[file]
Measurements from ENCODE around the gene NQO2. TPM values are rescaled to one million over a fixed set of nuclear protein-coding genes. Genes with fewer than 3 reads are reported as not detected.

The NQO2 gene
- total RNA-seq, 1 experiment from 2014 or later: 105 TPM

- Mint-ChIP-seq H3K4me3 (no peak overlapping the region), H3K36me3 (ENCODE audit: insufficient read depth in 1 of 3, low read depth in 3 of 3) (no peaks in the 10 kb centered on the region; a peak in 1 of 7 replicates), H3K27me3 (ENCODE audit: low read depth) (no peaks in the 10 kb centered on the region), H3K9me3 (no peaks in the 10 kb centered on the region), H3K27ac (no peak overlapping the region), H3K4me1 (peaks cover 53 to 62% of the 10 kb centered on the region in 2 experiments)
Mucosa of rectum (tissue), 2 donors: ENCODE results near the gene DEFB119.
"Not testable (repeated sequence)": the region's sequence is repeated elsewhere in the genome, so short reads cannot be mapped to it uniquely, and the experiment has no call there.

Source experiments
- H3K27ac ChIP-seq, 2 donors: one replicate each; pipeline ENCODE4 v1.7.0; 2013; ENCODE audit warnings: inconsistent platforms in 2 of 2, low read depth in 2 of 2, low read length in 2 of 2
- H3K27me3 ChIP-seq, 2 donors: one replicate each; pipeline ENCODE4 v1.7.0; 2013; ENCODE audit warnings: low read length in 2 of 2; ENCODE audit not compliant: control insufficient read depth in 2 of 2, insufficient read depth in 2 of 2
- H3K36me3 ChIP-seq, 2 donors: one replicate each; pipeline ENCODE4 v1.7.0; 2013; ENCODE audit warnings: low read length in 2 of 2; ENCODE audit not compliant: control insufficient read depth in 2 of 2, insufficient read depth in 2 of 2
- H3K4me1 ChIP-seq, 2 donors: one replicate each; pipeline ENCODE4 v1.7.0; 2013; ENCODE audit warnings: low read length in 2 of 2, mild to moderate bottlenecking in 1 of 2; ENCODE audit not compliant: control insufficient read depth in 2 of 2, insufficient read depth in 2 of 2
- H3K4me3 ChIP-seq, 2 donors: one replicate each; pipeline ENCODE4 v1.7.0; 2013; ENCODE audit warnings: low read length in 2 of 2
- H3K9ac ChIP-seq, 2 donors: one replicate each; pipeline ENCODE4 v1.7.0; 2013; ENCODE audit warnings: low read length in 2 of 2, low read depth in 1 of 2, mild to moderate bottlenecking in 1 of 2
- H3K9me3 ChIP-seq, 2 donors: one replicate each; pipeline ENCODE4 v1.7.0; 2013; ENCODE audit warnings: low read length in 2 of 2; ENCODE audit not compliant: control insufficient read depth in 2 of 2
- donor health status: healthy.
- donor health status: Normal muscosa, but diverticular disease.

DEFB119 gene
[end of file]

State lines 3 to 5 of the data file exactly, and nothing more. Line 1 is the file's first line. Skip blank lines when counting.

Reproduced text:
- total RNA-seq, 1 experiment from 2014 or later: 105 TPM

- Mint-ChIP-seq H3K4me3 (no peak overlapping the region), H3K36me3 (ENCODE audit: insufficient read depth in 1 of 3, low read depth in 3 of 3) (no peaks in the 10 kb centered on the region; a peak in 1 of 7 replicates), H3K27me3 (ENCODE audit: low read depth) (no peaks in the 10 kb centered on the region), H3K9me3 (no peaks in the 10 kb centered on the region), H3K27ac (no peak overlapping the region), H3K4me1 (peaks cover 53 to 62% of the 10 kb centered on the region in 2 experiments)
Mucosa of rectum (tissue), 2 donors: ENCODE results near the gene DEFB119.